Friday, March 18, 2016

"Bigfoot : The Lost Coast Tapes" (2012) d/ Corey Grant

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Tonight, we return to Bigfoot country for another recent genre effort featuring everybody's favorite elusive and mysterious wood booger (more or less...). That it's also another found fooage flick a la Blair Witch Project (1999) and sixteen million consequent clones of the shoestring budget variety shouldn't sway you from checking it out, at least once, as I'm here to tell you that it was pretty entertaining despite the obviously meager foundation, and I'm confident that you might just just come away with similar feelings to mine about it, after all, even if screening it may not sway you one way or the other on such a famed and folkloric creature's existence in the end.

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"This must be where your mother tried to claw her way in last night..."
We meet Sean (Drew Rausch), who besides being a sort of poor man's Tom Cruise, is an independent filmmaker looking to bounce back from a prior nervous breakdown with a reality show pitch involving an internet-famous cryptozoologist named Drybeck (Frank Ashmore) who boasts of possessing undeniable physical evidence of Bigfoot's existence: a dead body. Sean has assembled a patchwork film crew consisting of Darryl (Rich McDonald), his trusty cameraman, Robyn (Ashley Wood), his producer/spiritualist/former squeeze, and Keven (Noah Weisburg), the impromptu sound man forced into action when his first choice, Curtis turns him down,  repeatedly reminding him that black people don't camp or fare well out in the woods, especially when looking for Bigfoot. Homie don't play dat Gigantopithecus sheee-iiit.

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"There's a fuckload of nitrites in this sample. I think Bigfoot has a urinary tract infection."
After collecting his seventy-five thousand dollar fee from Sean (significantly less than Hillary's 225,000 speaking fee, y'know), Drybeck blindfolds the crew, confiscates their cellies, and drives them off to a remote cabin in the middle of the woods where things quickly take a turn for the familiar: the 'Squatch hunter dramatically weaves a few campfire tales and abruptly splits on the film crew with the only ride out after something takes out the electrified fence around the perimeter, scratches up the exterior of the joint, and even pisses on it (!) that evening. Do our heroes unanimously decide to recoup their losses and hike back to their vehicle immediately? Of fucking course not. Keep those cameras rolling, no matter what. Sean goes cinematic dictator with dollar signs in his eyes, Robin burns candles in the forest and goes New Age, Keven plays the neurotic Jew card and abandons his co-workers, and Darryl keeps a-filming, as his share of the profits increases by the minute. Do you smell a twist ending in the works? Because I sure do...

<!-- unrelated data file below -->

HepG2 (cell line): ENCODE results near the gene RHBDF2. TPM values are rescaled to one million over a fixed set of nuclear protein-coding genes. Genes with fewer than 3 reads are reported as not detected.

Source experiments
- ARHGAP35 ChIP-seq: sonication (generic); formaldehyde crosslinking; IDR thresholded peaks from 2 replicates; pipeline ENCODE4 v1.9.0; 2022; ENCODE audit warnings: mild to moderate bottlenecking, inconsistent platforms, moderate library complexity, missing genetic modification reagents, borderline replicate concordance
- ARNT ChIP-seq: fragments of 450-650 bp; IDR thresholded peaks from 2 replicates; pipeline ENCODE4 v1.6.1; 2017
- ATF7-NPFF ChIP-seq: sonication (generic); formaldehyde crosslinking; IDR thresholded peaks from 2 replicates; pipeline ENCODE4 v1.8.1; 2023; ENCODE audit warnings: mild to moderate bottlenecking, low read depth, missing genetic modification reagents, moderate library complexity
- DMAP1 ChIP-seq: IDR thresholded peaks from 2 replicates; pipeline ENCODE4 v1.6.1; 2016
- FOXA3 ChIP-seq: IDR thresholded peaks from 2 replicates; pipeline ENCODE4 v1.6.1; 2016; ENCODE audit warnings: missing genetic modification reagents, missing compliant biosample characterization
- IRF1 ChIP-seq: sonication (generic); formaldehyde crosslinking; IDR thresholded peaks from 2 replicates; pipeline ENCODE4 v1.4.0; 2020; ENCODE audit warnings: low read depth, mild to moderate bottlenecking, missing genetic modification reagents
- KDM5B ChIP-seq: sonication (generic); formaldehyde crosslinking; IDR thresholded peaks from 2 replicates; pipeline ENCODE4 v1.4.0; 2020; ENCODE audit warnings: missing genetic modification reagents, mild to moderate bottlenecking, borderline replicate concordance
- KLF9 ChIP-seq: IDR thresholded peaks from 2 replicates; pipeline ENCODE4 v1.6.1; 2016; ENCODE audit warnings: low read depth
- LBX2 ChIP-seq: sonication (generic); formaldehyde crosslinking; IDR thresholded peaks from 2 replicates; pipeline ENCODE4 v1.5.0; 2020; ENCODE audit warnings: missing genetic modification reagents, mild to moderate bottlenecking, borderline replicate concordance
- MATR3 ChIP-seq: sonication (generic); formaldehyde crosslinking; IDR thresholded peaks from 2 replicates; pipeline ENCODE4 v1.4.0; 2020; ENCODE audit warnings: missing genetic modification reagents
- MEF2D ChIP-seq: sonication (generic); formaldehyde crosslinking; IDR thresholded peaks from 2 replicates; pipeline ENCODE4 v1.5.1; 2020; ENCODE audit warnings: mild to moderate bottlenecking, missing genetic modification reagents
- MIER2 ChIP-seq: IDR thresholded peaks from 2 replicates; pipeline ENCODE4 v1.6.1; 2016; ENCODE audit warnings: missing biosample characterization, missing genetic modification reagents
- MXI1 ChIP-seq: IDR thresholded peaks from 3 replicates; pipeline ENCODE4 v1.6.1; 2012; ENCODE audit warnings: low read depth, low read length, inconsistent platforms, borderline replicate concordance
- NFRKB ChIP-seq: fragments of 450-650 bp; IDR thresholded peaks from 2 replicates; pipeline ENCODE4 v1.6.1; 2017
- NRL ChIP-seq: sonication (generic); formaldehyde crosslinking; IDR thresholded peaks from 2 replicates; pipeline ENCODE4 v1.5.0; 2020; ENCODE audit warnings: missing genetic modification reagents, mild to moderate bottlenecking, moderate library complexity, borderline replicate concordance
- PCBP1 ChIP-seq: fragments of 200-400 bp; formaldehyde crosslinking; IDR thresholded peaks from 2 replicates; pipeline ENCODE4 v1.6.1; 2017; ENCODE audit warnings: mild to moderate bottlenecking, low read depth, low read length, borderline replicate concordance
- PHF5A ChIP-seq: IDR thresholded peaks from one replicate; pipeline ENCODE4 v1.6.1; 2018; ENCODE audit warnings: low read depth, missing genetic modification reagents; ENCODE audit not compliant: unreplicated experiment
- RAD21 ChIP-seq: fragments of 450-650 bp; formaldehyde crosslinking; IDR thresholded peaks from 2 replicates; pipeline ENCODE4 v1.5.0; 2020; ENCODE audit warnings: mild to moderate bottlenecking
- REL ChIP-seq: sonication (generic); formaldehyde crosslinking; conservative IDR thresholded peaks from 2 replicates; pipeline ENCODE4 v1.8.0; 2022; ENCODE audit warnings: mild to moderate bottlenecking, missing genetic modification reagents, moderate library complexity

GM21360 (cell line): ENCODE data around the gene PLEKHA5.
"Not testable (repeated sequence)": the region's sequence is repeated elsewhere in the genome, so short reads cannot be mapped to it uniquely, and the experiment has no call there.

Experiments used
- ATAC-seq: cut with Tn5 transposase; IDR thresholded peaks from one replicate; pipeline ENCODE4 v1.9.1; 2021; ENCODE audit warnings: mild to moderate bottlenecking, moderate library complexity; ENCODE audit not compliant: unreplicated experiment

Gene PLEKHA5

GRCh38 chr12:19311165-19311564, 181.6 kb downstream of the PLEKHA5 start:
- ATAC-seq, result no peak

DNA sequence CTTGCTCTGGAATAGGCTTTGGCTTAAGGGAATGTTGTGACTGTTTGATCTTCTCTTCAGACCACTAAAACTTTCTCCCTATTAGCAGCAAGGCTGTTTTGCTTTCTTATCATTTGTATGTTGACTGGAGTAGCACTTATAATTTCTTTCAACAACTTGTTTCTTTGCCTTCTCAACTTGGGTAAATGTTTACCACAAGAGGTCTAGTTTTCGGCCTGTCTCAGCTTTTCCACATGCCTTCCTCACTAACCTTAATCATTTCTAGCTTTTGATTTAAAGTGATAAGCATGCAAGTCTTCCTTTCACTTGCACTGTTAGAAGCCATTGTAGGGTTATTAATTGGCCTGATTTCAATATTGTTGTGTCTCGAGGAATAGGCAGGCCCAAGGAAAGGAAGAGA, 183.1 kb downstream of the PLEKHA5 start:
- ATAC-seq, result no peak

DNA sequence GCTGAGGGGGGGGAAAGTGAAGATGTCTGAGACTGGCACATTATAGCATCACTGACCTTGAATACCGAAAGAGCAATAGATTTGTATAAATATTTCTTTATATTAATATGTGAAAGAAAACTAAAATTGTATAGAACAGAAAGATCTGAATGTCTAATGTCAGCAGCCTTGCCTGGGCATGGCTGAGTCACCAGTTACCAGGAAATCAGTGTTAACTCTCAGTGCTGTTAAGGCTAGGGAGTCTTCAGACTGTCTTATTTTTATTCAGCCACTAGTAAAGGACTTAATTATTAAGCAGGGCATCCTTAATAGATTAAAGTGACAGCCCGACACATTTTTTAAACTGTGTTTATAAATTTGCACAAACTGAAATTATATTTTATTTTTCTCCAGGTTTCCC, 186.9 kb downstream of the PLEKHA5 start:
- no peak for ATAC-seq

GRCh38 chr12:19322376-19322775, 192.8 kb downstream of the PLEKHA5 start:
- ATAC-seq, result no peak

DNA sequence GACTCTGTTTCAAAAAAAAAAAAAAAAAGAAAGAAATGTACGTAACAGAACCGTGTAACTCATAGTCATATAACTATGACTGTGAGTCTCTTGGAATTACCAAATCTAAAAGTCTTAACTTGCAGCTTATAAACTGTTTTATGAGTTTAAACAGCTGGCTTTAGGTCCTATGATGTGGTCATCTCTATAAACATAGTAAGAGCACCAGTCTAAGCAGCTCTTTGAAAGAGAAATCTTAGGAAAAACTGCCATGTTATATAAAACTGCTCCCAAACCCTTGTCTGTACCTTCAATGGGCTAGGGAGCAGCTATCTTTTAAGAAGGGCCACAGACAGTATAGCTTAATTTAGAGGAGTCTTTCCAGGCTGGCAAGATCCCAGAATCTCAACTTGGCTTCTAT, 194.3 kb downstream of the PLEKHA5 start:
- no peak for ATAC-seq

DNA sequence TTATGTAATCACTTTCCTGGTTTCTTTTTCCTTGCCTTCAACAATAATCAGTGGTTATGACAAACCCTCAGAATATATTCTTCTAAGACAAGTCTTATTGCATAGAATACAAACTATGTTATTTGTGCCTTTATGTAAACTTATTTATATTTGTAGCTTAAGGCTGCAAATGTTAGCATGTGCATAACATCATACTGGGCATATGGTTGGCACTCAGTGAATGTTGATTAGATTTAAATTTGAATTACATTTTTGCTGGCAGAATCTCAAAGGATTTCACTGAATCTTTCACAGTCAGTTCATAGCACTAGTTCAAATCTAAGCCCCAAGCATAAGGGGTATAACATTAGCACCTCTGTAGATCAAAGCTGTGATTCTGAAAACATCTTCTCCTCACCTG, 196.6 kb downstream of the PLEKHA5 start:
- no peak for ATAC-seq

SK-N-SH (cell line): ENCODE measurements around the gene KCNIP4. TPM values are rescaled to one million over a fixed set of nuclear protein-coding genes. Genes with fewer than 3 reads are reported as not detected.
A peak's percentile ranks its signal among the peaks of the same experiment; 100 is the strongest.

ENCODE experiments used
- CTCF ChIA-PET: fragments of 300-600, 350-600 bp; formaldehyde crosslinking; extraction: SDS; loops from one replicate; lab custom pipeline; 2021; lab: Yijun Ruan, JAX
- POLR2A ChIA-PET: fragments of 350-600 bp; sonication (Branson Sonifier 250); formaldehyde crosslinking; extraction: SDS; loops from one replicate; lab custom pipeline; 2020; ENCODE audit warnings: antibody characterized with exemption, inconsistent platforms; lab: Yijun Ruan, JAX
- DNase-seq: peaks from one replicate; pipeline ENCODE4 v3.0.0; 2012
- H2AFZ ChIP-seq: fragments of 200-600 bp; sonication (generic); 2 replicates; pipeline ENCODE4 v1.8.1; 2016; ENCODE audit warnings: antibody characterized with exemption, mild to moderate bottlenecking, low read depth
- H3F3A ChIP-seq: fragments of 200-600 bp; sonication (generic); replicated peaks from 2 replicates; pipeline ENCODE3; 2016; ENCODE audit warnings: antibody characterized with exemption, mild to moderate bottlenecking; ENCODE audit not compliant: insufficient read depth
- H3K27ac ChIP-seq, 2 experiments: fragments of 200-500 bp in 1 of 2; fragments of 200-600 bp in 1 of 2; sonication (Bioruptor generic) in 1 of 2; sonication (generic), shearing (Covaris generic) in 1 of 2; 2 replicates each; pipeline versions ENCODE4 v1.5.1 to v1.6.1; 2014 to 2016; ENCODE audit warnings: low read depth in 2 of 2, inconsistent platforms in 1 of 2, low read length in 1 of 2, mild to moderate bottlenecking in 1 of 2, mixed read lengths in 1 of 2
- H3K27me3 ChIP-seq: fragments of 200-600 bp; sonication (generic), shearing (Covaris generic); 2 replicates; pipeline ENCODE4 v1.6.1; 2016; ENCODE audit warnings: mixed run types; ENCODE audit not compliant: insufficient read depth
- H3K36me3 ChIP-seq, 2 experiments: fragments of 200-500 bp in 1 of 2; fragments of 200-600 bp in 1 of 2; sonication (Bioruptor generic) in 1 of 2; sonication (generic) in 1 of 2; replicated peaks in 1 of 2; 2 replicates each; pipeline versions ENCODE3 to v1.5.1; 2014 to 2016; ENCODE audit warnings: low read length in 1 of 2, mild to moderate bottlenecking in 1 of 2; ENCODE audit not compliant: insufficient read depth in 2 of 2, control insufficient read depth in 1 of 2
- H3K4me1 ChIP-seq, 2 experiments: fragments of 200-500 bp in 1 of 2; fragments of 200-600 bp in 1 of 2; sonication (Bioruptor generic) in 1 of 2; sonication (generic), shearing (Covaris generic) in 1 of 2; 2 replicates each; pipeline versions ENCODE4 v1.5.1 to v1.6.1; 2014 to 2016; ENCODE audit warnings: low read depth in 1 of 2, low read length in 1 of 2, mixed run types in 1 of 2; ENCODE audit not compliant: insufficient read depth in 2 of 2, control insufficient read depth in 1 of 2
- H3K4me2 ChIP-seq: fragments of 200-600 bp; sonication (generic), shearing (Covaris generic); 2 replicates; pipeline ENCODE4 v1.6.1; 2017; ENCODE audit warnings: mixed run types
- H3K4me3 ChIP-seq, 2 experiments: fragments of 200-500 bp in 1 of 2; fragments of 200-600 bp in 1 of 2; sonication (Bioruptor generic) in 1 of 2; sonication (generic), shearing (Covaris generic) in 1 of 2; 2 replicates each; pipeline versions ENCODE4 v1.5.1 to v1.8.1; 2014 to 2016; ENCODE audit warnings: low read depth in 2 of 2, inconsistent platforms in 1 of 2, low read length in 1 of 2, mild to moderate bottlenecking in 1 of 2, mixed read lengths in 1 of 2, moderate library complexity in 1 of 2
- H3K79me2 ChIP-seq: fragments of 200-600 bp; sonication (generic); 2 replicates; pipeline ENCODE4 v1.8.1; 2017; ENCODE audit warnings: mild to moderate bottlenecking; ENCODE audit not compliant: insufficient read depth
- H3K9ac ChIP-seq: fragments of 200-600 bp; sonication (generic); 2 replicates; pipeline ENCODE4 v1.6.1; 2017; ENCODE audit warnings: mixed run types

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Keven (Noah Weisburg) immediately regrets agreeing to an adult bris.
If you're looking for an impressive 'Squatch suit on display here, you're fucking sunk, matey. Instead, director Corey Grant gives you a much more authentic feeling cryptid experience, peppered with "blink and you'll miss it" glimpses of large hairy shadows darting across the background, camouflaged eye shine, oversized footprints in the mud, sinister growls in the dark...more substantial than anything these "professional" crypto-goobers have been able to turn up in the last forty or so years researching in the field, when you think about it. Like I said earlier, pretty entertaining for budget-restrained genre fare, enough so to merit a pair of Wops on the scale. If this all sounds like your cuppa, give it a look for yourselves.

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"...all the strawberry tartlets....are...gone."
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CowboyX said...

Note to self: For 75 grand pick up the body and leave immediately rather than drag it through the woods to a secluded cave.

beedubelhue said...

Dude, for seventy-five large, I'd parade up and down Main St conducting a marching band a la Robert Preston in Music Man (1957).


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